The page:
Category Archives: Darwin

What I did for Darwin’s Birthday

by Greg Mayer As Jerry noted at the time, this past Wednesday was Darwin’s Birthday. My evolutionary biology class met the previous day, Tuesday, and the first slide I showed for the day was the following. The “click here” in the middle of the slide led to a performance of the Beatles’ song “Birthday”. (For […]

Feynman memorabilia for auction, including his Nobel Prize! (Also, Darwiniana and Einstein’s palm print)

This is sad, and I’m not sure why Richard Feynman’s papers and even his Nobel Prize medal are up for auction rather than going to a museum or an archive (does the family need money?). But if you want some Feynmania, Sotheby’s auction house can accommodate you. You have to have a lot of dosh, […]

My letter to Darwin

Nine years ago, Radio 4 in England invited several of us to write a letter to Charles Darwin, telling the old guy what we think he’d like to know 200 years after his birth in 1809 and 150 years after he published On the Origin of Species.  We read these “Dear Darwin” letters on the air (you […]

Teaching Evolution: Darwin: Unity of type and adaptation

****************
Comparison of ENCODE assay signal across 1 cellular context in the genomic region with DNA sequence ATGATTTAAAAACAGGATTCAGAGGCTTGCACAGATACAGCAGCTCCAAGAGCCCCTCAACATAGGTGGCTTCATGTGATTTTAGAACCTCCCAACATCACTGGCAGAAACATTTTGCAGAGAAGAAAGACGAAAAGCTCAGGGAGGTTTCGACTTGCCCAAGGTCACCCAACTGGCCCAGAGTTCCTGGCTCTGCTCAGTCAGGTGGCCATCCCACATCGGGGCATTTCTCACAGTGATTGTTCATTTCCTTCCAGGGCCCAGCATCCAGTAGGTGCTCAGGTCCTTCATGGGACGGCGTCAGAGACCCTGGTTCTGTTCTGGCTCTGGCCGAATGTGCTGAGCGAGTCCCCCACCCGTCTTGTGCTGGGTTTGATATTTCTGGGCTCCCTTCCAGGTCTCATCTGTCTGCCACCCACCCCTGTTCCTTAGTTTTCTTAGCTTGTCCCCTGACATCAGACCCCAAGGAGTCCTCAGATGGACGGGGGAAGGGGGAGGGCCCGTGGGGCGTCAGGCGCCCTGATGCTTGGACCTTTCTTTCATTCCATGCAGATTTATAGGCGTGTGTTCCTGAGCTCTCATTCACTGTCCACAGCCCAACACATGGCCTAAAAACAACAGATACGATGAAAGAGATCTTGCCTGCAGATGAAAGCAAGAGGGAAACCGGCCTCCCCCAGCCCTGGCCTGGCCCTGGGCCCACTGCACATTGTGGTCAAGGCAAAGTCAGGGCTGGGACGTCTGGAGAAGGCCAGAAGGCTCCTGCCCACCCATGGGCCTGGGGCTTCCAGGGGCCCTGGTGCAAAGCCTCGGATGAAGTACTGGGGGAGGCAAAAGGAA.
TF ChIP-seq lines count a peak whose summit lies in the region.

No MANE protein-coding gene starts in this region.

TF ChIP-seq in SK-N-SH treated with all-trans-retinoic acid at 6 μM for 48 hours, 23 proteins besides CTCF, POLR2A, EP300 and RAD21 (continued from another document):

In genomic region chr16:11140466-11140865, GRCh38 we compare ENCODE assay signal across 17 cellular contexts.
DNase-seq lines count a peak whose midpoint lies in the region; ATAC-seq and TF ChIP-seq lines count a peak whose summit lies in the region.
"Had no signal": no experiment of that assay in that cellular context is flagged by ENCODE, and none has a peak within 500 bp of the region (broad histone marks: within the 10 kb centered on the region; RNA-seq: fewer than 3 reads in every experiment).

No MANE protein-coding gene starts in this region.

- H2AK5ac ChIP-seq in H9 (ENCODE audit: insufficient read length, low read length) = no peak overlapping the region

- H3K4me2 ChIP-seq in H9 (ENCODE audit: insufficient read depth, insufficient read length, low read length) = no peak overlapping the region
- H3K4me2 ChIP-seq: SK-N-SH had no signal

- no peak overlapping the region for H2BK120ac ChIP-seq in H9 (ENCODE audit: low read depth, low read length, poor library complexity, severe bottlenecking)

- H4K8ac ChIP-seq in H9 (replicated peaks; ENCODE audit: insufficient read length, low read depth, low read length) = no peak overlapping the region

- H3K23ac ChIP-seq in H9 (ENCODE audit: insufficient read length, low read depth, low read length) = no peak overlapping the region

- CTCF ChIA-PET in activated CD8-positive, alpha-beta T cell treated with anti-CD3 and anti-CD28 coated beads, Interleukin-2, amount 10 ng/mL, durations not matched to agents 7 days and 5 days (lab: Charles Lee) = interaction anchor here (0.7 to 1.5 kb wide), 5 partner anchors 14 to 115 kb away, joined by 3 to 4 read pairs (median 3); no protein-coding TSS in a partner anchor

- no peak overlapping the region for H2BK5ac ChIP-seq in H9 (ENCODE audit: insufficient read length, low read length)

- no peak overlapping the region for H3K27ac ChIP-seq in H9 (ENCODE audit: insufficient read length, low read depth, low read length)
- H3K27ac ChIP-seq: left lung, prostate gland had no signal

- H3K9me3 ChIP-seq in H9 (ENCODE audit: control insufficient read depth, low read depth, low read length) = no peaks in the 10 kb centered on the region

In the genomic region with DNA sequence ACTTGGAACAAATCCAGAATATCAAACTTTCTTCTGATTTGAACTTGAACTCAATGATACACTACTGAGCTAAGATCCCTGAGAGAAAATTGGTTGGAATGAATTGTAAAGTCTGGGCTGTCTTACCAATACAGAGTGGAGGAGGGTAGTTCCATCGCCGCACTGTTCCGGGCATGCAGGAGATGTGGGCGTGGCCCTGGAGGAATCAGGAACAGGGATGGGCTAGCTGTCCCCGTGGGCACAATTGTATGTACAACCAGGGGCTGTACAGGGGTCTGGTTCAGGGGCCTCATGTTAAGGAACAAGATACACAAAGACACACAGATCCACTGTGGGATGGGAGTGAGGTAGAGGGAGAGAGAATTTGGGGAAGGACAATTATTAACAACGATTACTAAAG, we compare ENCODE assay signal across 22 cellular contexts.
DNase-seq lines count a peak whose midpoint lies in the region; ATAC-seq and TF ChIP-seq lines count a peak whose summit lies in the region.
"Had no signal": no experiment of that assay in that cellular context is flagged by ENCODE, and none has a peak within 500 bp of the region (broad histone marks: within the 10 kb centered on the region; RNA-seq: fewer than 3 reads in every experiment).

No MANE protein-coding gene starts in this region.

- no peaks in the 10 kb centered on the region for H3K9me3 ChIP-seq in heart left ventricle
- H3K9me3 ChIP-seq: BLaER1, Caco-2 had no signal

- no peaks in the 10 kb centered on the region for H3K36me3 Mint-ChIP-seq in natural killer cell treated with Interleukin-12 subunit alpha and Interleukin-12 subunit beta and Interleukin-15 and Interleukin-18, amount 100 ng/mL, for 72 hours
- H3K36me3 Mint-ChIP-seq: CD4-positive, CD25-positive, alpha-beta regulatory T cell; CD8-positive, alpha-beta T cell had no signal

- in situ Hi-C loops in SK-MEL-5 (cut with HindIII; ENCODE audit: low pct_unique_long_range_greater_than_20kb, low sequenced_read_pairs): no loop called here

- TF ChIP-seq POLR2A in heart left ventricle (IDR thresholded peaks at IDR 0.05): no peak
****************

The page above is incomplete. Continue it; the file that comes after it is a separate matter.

Note from Jerry: Greg plans to run a mini-MOOC here, so if you want some education in evolution, do the readings and answer the questions (to yourself). This is the first installment. by Greg Mayer This semester I’m teaching BIOS 314 Evolutionary Biology, an upper level undergraduate course. The students are all or mostly biological […]

Darwin selfie

There’s a life-size latex Darwin in the FFRF library. Jerry couldn’t resist.     It’s maybe a little bit smiley-er than the original.

Darwin’s Valentine

by Greg Mayer I was given this by a colleague in the university cafeteria today. I don’t know where the original came from, but I like to think it was recently found among the papers of Emma Darwin. [JAC: It would be even better if it said “I naturally select you”!]

The textbook—and misguided—presentation of natural selection

I was reading a nice article by Andrew Shtulman* on the most common misconception people have about natural selection (that it involves not differential reproduction among genetically different individuals but the gradual and simultaneous transformation of all individuals in a population), when I came across his presentation of Darwin’s “variational” theory of natural selection. That’s the […]